Picking up where we left off, I had just finished my last piece of frosted glass in preparation for the closet door build.
With the glass behind me, I focused my attention to the fun part: the building. I’m a bit of an over-planner when it comes to building. Every time I try something new, I always make a scale model of it in sketch-up to make sure it all works out. (Maybe it’s my visual effects background?) I always read about people who are able to buy wood and start building without plans, but I’m just not that cool. For me, the research and planning portion sometimes takes even longer than the actual building.
If you’re like me, click on the following link to view and download the plans and list of materials for my closet doors: OPD_Closet_Door_Plans.
After an hour or two of cutting, gluing, and kreg-jigging, I was left with two gorg panels begging me for some finishing love:
Since all of you are now very aware of my love for spray paint after yesterday’s post, the fact that I also use spray primer should not be surprising. Sometimes I like to not prime before I paint for some of the wood grain to show through, but since we were going for a modern look on these I added the extra step. I also purchased the “odorless” stuff hoping to save me, Brad, and our animals a few brain cells.
Whenever I prime, it always looks to me like I did it wrong. It doesn’t go on in one clean coat like paint does, but once the piece is painted it all blends in.
Following the primer, I used two coats of Rustoleum Semi-Gloss white paint, making sure to sand in between coats.
While I was literally waiting for paint to dry, I decided to tackle the closet hardware.
A few weeks ago, after a lot of searching, I ordered my bypass door hardware from Amazon. I liked this kit since it came as an all-in-one package with all of the parts I needed, and it also came with pretty easy to follow instructions. Other than missing a few pieces when it arrived (more on that later), I was very happy with the kit.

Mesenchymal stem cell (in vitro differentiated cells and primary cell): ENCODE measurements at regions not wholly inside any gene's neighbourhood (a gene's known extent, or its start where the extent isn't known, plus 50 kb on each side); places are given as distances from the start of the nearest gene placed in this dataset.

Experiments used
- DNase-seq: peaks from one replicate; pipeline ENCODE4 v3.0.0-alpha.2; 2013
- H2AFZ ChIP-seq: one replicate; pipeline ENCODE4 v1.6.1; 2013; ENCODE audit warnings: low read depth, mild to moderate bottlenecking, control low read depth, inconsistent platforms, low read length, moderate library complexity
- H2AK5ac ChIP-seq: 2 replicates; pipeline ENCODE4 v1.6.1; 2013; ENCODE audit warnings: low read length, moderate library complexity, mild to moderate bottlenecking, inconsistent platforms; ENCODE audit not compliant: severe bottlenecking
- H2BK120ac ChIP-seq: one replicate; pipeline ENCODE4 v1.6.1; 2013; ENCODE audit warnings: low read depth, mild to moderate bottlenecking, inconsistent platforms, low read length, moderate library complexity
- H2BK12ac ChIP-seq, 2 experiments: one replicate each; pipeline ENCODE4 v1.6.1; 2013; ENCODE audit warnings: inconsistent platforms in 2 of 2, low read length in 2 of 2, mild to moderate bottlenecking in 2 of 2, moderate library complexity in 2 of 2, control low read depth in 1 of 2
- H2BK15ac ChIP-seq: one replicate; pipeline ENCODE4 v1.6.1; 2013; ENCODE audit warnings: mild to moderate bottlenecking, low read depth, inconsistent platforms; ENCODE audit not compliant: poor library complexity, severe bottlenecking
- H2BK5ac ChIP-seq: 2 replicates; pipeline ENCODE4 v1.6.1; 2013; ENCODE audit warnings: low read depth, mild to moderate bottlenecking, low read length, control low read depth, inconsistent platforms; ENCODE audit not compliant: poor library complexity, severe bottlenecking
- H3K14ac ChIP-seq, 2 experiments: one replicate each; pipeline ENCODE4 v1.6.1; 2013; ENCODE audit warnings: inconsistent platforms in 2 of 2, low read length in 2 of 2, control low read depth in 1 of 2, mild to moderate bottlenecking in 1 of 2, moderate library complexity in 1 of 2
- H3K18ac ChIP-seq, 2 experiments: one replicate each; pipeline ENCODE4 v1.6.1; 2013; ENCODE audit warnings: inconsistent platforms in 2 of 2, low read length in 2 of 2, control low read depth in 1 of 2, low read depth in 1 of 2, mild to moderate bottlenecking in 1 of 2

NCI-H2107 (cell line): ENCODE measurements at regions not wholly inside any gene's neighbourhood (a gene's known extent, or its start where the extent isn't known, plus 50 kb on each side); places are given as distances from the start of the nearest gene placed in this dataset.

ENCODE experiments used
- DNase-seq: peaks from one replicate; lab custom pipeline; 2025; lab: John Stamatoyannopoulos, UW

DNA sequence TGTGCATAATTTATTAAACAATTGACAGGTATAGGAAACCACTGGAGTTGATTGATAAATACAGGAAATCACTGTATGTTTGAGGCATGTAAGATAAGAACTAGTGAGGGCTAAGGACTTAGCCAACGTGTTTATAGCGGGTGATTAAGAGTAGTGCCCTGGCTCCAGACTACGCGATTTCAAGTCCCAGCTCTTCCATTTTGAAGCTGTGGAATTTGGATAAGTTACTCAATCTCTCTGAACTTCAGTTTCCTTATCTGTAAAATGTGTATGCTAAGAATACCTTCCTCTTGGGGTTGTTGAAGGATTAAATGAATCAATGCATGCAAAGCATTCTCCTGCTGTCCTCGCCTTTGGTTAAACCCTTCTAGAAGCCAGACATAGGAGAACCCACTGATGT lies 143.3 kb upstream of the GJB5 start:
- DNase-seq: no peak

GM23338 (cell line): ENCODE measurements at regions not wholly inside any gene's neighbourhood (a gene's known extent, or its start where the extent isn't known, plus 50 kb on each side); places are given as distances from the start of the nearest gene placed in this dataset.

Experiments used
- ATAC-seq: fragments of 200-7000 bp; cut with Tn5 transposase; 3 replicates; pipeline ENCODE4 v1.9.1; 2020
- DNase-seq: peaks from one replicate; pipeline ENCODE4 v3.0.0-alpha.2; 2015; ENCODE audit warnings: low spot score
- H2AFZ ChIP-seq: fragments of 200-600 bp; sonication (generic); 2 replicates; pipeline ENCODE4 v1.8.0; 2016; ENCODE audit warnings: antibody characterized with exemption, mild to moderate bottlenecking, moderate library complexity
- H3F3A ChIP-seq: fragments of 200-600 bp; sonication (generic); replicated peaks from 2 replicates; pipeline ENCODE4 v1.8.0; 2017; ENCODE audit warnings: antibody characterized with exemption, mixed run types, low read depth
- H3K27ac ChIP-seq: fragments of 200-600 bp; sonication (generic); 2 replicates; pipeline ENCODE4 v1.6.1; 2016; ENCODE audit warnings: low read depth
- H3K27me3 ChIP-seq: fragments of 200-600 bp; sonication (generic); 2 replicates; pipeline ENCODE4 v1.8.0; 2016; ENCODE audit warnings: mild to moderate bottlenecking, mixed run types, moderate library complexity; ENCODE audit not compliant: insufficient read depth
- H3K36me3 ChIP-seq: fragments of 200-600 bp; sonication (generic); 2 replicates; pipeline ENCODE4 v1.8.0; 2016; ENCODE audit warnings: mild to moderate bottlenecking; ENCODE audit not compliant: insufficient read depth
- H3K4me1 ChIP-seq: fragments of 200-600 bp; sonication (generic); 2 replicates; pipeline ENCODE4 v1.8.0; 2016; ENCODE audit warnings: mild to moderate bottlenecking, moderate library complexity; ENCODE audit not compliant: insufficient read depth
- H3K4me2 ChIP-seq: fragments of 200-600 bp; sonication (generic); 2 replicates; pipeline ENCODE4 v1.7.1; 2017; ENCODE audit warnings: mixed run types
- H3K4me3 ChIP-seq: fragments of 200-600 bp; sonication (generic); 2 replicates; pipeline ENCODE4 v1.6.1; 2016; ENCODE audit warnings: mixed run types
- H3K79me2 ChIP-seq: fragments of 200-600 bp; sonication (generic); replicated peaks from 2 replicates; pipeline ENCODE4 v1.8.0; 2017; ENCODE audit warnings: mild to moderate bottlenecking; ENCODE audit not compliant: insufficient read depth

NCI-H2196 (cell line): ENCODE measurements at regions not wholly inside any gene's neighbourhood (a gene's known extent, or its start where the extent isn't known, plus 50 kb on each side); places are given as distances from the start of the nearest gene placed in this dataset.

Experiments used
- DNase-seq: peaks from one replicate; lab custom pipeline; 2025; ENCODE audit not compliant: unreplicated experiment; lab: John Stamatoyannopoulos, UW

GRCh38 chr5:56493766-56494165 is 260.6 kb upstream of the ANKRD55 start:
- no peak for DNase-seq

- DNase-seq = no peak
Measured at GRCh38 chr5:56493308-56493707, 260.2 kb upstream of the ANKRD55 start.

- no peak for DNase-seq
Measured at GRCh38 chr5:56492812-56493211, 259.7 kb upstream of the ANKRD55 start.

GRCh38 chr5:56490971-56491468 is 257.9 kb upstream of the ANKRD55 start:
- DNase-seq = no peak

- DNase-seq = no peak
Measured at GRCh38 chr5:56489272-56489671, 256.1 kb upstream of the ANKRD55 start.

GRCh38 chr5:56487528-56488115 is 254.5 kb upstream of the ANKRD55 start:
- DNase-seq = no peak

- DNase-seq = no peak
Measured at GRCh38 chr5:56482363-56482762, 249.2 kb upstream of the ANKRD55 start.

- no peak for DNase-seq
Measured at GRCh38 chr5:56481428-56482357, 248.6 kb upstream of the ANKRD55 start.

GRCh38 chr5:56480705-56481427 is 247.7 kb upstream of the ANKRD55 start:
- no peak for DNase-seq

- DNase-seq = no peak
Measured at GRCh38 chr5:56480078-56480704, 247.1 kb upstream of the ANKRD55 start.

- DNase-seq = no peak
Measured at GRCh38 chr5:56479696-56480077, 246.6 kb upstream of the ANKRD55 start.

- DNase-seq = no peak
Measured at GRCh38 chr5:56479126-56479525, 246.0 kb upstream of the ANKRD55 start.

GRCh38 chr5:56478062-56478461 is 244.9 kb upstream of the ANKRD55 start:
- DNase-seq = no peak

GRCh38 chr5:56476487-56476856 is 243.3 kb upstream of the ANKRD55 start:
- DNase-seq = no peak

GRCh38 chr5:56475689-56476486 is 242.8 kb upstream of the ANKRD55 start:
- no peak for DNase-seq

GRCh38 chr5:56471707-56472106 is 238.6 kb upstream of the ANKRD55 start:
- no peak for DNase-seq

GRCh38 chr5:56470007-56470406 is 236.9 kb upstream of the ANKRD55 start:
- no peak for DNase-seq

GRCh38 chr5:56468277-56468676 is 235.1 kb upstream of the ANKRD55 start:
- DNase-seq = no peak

We had some old hardware and track that was still inside of our closet, but it wasn’t pretty. The bottom piece that separates the doors had been painted so many times it looked almost like it was part of the closet. (Plus, it was pretty gross.)
It took quite a bit of prying off with my favorite needle nose pliers, but I finally got it up. The screws that held it on were so stripped down and painted over that I had to individually twist them out. There was even a giant nail straight through the middle of it that had to come up.
The top track was a little easier to remove. There was also quite a bit of weird paint and texture splatter all over it. (I blame our old contractor for this one… he was never very careful with the spray gun.)
Once I unscrewed each of the sides, there was another weird nail right in the middle of the track that I also pulled out. (Why in the world would someone attach a metal track with a framing nailer?) Brad helped me hold up the new track as I screwed it in and took pictures with his other available hand. Multi-talented, that one.
Oh look! Pretty new track sans paint splatter. Much better.
Now that the track and closet were ready to go, I headed back into the garage to finish up the closet doors. In order to attach the glass to the doors, I purchased some adhesive that works on both glass and wood, and also about a million packages of thick mirror clips.